“Without respect, there is no dignity at work, and, without dignity, there is no social justice.” - MANUELA TOMEI, Director of the ILO’s Conditions of Work and Equality Department,

Respect begets respect. For a person to receive due recognition and respect, he or she has to give it first. This is an unwritten rule that everyone in a decent, modernized world is following without being told. While it is true that rules and laws shall be written in realizing order in the society, respect takes deeper and wider perspective for the observance. Needless to say, absence of it shall render a society ineffective and meaningless. To put it as a gender-based issue, no functional society will survive without respecting the rights and the dignity of every WOMAN.

Among ASEAN countries, only now that most of the countries give due credit to the contributions of women to national development and global growth. Women in the region have been proactive asserters of their inherent human rights which were neglected by their partners, worse, by the community where they belong and by the government whom they subscribe obedience. Knowing that the power lies in their hands, empowered women take control of their life and professional journeys not only as members of the society but also as their leaders. Women of the world too united even in the international policy making bodies. They did active roles during plenary sessions and debate. Whenever and wherever issues affecting them exist, they are there to educate, enlighten, and empower. It is no doubt that the same is true during the 100th Centenary of the International Labour Organisation (ILO) this 2019. Respect is earned by women. In the words of Guy Ryder, ILO Director-General, “The next step is to put these protections into practice, so that we create a better, safer, decent, working environment for women and men.”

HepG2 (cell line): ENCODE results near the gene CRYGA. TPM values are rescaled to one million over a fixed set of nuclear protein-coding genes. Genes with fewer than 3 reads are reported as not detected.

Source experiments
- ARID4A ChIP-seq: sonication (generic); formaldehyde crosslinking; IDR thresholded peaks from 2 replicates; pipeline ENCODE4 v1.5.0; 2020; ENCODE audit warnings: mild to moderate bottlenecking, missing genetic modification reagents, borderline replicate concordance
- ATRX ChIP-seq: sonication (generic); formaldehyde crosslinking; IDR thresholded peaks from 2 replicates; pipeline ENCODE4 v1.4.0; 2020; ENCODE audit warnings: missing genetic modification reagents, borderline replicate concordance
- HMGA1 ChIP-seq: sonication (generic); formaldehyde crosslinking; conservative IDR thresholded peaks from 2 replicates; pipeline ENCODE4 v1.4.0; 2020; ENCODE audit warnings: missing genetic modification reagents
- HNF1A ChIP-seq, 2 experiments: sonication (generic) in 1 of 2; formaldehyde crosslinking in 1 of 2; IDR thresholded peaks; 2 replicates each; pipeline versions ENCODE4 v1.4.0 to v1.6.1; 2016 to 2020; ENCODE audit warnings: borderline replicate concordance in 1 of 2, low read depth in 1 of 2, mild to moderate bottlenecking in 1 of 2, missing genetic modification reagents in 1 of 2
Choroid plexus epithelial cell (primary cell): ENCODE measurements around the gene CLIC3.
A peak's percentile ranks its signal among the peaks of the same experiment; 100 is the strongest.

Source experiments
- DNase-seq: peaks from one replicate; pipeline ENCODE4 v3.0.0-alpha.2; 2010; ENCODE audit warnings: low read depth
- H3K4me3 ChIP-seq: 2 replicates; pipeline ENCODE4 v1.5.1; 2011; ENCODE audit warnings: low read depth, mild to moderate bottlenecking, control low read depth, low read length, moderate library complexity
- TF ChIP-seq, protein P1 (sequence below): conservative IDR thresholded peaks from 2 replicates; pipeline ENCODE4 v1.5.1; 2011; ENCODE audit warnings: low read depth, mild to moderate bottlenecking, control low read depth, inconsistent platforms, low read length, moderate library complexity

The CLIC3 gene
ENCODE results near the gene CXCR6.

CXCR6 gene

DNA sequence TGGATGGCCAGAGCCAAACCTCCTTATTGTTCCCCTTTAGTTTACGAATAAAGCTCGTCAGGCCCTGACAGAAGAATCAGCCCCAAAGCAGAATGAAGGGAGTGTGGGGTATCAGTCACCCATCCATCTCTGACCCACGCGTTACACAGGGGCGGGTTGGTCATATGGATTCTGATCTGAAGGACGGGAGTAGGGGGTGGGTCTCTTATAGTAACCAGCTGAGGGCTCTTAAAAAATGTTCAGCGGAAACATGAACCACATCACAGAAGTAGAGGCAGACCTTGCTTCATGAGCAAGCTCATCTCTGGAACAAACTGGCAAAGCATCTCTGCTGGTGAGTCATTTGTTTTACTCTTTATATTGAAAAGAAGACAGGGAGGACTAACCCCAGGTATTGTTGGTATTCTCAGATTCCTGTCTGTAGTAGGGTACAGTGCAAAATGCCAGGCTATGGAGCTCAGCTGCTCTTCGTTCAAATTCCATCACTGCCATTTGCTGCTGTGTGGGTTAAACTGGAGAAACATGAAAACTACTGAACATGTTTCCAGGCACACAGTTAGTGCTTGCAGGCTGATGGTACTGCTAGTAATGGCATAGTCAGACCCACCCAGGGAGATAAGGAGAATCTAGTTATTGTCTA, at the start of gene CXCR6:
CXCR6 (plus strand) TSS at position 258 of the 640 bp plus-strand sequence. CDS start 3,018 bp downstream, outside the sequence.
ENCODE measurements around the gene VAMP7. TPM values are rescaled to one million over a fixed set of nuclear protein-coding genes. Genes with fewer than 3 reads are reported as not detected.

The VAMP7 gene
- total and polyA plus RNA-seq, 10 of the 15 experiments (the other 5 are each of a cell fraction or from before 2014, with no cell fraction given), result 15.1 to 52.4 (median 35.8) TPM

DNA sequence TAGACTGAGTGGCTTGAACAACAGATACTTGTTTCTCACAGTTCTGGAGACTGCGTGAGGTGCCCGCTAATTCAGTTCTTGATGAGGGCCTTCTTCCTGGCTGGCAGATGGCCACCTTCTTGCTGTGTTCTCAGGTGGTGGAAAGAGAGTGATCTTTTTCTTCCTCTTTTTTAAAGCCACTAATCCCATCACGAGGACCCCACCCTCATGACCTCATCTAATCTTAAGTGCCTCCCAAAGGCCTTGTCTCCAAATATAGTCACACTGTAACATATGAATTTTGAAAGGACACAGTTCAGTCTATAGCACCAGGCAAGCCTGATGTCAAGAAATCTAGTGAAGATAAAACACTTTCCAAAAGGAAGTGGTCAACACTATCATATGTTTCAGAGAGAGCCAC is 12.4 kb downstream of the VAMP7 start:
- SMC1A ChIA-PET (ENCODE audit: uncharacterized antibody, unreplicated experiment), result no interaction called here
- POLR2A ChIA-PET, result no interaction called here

Just this year, the Violence and Harassment Convention  and Violence and Harassment Recommendation, were adopted by delegates on the final day of the Centenary International Labour Conference, in Geneva (Switzerland). For the Convention, 439 votes were cast in favour, seven against, with 30 abstentions. The Recommendation was passed with 397 votes in favour, 12 votes against and 44 abstentions. This only manifests that the world has seen all forms of violence and harassment against persons, especially to the vulnerable members of the society like women and their children, and that the world itself has to put an end to it.

In the upcoming 8th Education International World Congress on 19–26 July 2019 (Bangkok, Thailand), carrying theme “Educators and Their Unions Taking the Lead”, is but fitting to this age when teachers and their respective unions taking front lines to the promotion of the culture of respect, dignity, and social justice. Women union leaders will once again unite and take part to improve the working conditions of teachers and learning environment of our students. This is not only our duty but our commitment as women of the world. This is a guarantee.